So far as I can tell, you can't get Google Scholar to rank a list of search hits by number of citations. What you can do, as Matt suggests, is focus on looking for reviews, which a) sum up the most important recent literature and hopefully do a bit of separating the wheat from the chaff, and b) present information in a way that's easier for a non-expert to understand. Both Google Scholar and PubMed allow you to limit your search to review articles only; I'd suggest further limiting it to reviews/perspectives published in top journals like Nature (and by extension Nature Reviews...), Cell, Science, Annual Reviews in..., etc.

-textbooks: Again, as Matt says, widely-used textbooks are one of the most useful resources around. PubMed Bookshelf has a lot of useful ones for biology freely available online (good general ones: Annual Reviews Collection, The Cell: a Molecular Approach, Developmental Biology, GeneReviews, Janeway's Immunobiology, Alberts' Molecular Biology of the Cell, etc. etc. etc.; there's also a bunch of more specific ones, particularly in cancer and neuro, and then a bunch of useless ones about like molecular probes and stuff). OMIM (Online Mendelian Inheritance in Man) is a useful index of phenotypes associated with human genes; SGD, Flybase, and Wormbook serve similar functions for S. cerevisiae, D. melanogaster, and C. elegans, respectively.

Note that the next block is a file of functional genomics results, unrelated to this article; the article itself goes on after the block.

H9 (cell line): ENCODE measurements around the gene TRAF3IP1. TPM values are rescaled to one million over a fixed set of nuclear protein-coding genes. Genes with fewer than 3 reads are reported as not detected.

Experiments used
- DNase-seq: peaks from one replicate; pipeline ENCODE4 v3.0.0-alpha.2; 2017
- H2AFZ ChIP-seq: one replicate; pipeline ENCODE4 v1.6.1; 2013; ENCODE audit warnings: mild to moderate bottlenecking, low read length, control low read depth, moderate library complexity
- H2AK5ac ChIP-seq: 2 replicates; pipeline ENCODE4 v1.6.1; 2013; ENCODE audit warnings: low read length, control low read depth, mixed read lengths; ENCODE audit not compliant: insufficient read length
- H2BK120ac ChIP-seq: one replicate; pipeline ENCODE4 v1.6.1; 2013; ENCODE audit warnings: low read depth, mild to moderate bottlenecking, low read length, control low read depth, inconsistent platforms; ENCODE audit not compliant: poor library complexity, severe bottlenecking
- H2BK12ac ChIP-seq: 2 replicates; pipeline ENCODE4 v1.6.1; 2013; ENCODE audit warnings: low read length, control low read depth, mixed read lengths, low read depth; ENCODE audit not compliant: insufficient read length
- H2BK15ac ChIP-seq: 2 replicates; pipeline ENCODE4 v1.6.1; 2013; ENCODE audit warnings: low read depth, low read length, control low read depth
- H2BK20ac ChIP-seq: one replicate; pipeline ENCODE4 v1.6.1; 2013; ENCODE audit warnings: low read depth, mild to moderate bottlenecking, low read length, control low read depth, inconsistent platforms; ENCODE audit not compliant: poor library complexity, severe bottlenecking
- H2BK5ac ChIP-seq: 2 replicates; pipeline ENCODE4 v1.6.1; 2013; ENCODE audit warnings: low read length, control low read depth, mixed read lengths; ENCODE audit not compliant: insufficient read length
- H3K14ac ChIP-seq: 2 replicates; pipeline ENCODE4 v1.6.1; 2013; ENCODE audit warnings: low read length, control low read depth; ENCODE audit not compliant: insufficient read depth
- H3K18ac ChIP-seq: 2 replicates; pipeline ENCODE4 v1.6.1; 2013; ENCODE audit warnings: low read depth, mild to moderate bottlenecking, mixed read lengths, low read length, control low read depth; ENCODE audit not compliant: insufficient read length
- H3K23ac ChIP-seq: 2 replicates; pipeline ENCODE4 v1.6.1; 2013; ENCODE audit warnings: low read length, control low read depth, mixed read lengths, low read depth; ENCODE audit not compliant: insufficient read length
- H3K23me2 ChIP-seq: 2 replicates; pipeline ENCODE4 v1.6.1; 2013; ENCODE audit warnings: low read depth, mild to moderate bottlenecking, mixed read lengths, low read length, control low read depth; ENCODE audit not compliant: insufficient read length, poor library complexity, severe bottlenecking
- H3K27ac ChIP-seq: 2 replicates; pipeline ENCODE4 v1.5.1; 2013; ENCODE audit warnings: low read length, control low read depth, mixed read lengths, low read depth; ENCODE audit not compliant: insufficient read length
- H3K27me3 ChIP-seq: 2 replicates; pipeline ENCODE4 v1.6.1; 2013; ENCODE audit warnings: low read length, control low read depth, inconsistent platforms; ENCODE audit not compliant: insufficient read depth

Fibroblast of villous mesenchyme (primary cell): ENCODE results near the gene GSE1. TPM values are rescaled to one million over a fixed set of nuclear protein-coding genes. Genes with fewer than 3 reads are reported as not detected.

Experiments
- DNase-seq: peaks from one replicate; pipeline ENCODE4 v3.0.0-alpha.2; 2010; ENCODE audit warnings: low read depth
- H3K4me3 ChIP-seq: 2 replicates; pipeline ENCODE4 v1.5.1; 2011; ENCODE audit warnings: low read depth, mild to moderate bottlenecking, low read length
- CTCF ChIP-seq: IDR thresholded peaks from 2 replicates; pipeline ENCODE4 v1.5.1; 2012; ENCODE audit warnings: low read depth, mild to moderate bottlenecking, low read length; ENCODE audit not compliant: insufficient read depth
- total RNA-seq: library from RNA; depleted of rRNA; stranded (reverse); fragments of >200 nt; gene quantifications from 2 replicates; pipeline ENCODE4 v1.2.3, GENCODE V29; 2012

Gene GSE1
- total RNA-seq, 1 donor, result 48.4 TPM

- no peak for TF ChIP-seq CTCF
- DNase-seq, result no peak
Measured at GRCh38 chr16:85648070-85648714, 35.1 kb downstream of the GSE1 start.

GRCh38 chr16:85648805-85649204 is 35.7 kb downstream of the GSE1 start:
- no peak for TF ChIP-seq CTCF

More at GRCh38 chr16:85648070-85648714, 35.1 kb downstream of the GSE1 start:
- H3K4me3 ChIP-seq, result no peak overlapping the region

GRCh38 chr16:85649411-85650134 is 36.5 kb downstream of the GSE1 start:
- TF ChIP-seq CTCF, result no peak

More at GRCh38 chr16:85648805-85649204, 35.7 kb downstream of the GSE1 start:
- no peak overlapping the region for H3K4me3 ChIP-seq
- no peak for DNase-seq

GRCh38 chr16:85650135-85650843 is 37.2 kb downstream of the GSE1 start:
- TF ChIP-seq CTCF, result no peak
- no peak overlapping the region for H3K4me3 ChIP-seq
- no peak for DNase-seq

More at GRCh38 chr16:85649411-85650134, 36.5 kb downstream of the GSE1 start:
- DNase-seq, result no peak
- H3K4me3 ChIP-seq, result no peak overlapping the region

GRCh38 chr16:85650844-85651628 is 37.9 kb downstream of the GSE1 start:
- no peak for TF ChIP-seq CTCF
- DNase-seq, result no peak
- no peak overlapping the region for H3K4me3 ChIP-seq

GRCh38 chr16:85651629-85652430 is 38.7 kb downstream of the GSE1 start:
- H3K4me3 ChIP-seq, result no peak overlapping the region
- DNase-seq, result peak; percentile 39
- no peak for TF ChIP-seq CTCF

-distribution: remember to distribute questions well within your categories; just as you wouldn't send in 5/5 British literature, you ought not to make both of your bio questions plus one of your other science questions on immunology (or particle physics, or whatever). A fair amount of our cutting of questions was motivated by this sort of distributional concern. I don't think you ever need more than 1/0 or 0/1 on any scientific subtopic.

Re: Writing science questions: sources and topics

Posted: Tue May 18, 2010 9:52 am
by Mechanical Beasts
These are both great posts, even though I'm certain my questions were guilty of many of the flaws Matt outlines, particularly. (I'm much better at preaching than practicing the week after writing HI; I get tired.) I would like to say that there are ways to use journal articles--at least in chemistry--that
a) don't require that the player has read the article, thereby making "this result has a lot of citations" important but not crucial, and
b) communicates the essential result of the article in a chemically important way.